Losses from fraud remains one of the biggest headaches in the financial industry, and it is very rarely perceived as the customer’s problem in the mainstream press. Fraud prevention also remains a space of rapid innovation, with some genuinely ingenuous
methods of securing transactions and other financial vehicles from predators having been developed in the past decade.
One thing that’s less commonly discussed is how financial institutions can use what already exists to lower fraud rates. The customer is still a fantastic first defence in cases of financial fraud and working with them to enable the fulfilment of this -
role whilst not impeding service - should be the goal for almost all customer-facing financial institutions.
Let’s examine the case of David Edmundson-Bird, who was a victim of a somewhat classic credit card fraud. Mr Edmundson-Bird had £2,000 stolen from a credit card he barely used over a period of eight months. This was a slow, methodical fraud that roughly
mimicked a casual spending pattern and kept the value of each transaction low in order to make it particularly difficult for the bank to detect. £2,000 is a rather large total to reach, but one can certainly see how this accumulates if the customer did not
check their statements.
However, rather than dismiss this as the idiosyncrasy of just one customer, there are practical steps that the banks can take to help better protect consumers from fraud. Moreover, these steps will help banks position themselves more positively should their
role in prevention be examined.
As difficult as David Edmundson-Bird’s case was to detect, had the card provider been exposed, that provider would surely be examined in fine detail - with an almost guaranteed negative public response as their security measures would be deemed “inadequate”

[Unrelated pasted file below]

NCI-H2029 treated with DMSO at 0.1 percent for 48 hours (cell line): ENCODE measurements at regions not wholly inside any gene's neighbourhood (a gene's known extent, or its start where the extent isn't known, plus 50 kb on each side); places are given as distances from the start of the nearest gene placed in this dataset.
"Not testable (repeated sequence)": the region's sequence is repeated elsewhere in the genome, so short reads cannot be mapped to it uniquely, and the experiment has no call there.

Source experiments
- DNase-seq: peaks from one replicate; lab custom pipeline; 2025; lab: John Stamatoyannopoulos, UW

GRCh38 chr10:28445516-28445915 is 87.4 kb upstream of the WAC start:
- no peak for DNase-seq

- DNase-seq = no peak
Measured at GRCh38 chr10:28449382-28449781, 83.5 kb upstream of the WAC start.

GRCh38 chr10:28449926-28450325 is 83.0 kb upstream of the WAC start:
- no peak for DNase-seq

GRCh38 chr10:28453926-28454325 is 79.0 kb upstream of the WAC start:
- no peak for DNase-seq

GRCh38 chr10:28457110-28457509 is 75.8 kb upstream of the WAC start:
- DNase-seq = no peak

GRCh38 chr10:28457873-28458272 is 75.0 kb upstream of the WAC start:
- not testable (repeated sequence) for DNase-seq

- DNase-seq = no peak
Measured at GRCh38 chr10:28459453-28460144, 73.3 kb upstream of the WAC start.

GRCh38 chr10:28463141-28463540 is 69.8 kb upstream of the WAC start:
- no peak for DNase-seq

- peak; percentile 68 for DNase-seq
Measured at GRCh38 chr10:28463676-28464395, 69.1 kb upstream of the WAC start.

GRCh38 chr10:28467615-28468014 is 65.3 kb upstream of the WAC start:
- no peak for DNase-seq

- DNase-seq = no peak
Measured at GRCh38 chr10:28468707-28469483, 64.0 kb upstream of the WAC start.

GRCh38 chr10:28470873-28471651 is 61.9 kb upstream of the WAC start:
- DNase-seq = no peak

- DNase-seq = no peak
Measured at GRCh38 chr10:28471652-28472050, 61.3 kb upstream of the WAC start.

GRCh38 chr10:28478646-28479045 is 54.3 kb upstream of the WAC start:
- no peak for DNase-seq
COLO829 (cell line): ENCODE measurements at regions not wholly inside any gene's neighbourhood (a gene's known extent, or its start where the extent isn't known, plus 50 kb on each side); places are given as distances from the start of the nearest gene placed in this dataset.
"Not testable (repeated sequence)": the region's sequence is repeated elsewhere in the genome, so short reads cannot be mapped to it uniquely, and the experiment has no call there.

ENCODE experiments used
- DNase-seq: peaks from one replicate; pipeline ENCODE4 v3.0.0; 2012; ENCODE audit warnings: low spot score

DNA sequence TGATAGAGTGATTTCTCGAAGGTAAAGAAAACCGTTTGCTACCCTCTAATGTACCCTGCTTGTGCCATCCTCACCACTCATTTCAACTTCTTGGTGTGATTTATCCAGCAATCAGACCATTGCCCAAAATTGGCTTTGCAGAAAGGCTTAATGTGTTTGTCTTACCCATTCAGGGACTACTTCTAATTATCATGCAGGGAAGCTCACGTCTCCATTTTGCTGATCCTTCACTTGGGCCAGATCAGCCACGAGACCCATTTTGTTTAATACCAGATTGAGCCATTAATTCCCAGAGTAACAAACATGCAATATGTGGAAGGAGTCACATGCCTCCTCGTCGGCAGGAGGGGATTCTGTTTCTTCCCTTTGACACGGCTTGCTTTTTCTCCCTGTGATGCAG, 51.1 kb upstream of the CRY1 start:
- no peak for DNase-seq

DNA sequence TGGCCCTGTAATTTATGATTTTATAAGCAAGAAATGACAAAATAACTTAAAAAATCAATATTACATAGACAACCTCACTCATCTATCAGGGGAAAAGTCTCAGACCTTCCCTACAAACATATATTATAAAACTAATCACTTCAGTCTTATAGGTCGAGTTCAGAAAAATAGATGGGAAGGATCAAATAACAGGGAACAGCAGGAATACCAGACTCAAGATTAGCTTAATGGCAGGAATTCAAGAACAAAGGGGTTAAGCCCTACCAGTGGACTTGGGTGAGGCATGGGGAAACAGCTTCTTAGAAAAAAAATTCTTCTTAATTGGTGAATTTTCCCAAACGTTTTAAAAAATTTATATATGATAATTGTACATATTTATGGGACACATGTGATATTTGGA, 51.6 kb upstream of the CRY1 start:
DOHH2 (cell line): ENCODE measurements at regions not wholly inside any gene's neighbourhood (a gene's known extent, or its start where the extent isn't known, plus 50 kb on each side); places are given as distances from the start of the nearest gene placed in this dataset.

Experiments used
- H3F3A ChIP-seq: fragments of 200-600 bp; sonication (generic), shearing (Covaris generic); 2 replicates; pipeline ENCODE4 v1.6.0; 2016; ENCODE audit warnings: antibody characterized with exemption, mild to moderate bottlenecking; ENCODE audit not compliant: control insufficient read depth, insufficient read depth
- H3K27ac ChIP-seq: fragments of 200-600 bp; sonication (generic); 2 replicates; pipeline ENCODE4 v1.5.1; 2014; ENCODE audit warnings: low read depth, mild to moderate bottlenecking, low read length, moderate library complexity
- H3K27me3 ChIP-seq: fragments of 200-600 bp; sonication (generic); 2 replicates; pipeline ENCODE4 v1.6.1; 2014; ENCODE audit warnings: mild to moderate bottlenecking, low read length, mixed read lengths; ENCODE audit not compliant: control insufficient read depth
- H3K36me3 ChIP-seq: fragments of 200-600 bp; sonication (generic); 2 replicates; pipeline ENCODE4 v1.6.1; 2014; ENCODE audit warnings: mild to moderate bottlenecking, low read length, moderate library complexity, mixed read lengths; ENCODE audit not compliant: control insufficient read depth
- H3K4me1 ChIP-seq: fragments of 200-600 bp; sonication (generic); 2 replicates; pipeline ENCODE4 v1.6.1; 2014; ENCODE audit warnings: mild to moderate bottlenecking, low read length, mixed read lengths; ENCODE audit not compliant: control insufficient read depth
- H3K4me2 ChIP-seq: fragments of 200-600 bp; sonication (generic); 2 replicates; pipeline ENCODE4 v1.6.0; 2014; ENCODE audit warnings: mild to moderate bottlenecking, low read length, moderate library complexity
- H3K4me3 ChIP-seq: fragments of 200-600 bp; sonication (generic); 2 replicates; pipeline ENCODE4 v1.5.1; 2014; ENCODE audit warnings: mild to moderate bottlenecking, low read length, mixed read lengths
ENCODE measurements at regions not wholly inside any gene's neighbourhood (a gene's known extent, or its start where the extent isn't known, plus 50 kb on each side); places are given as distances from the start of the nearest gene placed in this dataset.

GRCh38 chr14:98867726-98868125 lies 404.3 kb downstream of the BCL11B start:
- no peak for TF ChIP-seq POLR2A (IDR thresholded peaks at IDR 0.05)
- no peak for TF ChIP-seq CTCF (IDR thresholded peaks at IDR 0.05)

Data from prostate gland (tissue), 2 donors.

in the court of public opinion. This is seemingly a no-win situation for the bank or financial institution caught in the vice – all systems have flaws, and you cannot blame the customer.
But there’s actually another way out. In order to find it, banks must put themselves in their customers’ shoes and ask them what they need to help manage their accounts for peace of mind. The way that banks distribute statements can mean that customers cannot
easily track the fraud. Are online statements always read? Would customers prefer a simple notice to his phone at the end of each day or week? Perhaps a pie chart showing his total spend on food, electricity, consumer goods etc.? The bank needs to know this
information from the customer and not just take a guess.
Slow and methodical fraud cases such as this call into question how banks communicate with customers,
not how negligent a customer is at monitoring their finances. The latter attitude is a throwback from an old time when there was only one or two reasonable methods of communication. Now there are many, and which channel to use in which situation is a
fine art that ultimately boils down to individual preference. However with this new toolset customers can become truly empowered to fight fraud.
Even for those institutions reluctant to make their statements more “Generation Y” friendly, there are options: why couldn’t the banks send out a paper statement if the online version hasn’t been opened for two months? Why couldn’t a customer receive a six-monthly
paper statement in addition to the monthly online versions if they so wanted? Being able to show a consistent engagement with a customer, that has adapted to their own behaviour, gives banks a leg to stand on that falls between “the customer is negligent”
and “our system has flaws”. More to the point, such a policy would save banks money, if fraud was detected earlier by customers who begin to notice irregularities on transactions that are a day old, instead of a month.
Fraud ultimately relies on the bank not knowing what the customer is doing. By providing regular updates on what the bank has processed in their name, in a way that specific customers can easily access and understand (be that by paper or otherwise), we will
have the most reliable form of fraud detection available back on side – the customer themselves.
So, imagine if the bank had adopted a proactive policy towards customer engagement where it mailed out a statement if the customer does not open their e-statement. Maybe, just maybe, this act of fraud could have been prevented, saving the banks time and
money and at the same time providing a customer experience that is second to none.